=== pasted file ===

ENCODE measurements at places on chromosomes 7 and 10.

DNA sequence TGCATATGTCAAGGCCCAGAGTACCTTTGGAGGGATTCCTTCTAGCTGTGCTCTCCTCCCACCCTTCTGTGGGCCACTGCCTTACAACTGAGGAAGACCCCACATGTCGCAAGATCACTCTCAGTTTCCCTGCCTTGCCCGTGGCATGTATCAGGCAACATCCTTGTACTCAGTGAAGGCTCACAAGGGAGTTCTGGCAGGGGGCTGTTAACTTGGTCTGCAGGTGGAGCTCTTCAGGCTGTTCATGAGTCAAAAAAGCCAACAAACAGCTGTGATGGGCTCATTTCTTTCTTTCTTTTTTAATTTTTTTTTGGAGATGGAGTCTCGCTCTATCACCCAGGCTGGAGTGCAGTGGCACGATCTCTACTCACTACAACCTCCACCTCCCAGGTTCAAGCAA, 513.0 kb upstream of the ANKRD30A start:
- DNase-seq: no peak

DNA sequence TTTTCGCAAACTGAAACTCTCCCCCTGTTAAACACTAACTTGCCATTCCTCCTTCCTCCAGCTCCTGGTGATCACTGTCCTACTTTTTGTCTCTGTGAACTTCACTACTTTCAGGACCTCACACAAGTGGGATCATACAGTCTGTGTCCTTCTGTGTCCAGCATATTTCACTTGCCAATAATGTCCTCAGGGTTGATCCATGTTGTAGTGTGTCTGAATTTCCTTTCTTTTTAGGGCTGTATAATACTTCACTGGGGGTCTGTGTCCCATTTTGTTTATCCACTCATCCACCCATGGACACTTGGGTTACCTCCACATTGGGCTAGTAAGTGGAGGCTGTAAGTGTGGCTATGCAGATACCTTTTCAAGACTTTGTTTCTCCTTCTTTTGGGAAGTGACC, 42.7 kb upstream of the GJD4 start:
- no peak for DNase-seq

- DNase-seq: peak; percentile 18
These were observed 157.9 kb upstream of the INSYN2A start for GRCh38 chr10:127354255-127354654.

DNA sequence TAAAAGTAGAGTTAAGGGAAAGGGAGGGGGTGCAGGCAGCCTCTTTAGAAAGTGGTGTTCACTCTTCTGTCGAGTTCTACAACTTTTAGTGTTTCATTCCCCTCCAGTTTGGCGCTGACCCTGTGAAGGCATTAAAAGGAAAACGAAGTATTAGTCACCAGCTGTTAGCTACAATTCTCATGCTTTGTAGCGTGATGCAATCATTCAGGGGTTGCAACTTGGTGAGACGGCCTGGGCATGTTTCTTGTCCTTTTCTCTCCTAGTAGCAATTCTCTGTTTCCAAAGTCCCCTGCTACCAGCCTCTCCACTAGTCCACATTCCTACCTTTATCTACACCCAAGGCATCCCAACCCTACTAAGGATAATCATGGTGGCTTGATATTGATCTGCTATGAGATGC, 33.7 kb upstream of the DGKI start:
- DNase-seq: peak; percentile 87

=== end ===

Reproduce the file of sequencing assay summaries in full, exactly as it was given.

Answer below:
ENCODE measurements at places on chromosomes 7 and 10.

DNA sequence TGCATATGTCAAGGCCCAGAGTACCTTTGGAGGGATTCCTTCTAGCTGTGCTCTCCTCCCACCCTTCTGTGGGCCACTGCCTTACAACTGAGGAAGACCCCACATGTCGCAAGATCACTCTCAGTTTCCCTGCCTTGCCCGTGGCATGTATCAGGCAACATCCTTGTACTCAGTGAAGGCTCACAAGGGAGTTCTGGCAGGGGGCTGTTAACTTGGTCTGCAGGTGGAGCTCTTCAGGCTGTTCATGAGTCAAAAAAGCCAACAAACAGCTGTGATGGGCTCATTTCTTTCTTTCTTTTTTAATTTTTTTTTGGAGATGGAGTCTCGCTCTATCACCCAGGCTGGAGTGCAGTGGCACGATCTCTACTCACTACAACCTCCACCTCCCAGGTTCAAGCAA, 513.0 kb upstream of the ANKRD30A start:
- DNase-seq: no peak

DNA sequence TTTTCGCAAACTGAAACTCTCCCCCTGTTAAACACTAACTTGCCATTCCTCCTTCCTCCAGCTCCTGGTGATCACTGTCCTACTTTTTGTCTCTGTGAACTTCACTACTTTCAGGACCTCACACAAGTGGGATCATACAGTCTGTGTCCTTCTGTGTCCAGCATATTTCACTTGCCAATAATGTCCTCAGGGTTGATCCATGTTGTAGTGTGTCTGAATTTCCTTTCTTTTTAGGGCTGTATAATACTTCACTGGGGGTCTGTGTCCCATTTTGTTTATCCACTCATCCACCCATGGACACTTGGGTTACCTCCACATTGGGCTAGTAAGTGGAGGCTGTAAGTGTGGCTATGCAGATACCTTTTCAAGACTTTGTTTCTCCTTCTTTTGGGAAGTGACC, 42.7 kb upstream of the GJD4 start:
- no peak for DNase-seq

- DNase-seq: peak; percentile 18
These were observed 157.9 kb upstream of the INSYN2A start for GRCh38 chr10:127354255-127354654.

DNA sequence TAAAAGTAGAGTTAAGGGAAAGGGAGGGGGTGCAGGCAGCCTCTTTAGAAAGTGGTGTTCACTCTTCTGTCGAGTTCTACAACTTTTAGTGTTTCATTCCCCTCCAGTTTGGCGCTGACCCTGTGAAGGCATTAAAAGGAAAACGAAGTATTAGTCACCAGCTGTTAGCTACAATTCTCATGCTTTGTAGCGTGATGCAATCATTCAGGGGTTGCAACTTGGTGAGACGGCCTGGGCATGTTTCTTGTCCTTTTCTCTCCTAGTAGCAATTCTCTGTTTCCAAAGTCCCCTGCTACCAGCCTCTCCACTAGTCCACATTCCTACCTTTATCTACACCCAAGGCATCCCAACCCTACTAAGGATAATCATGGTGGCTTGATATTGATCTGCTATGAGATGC, 33.7 kb upstream of the DGKI start:
- DNase-seq: peak; percentile 87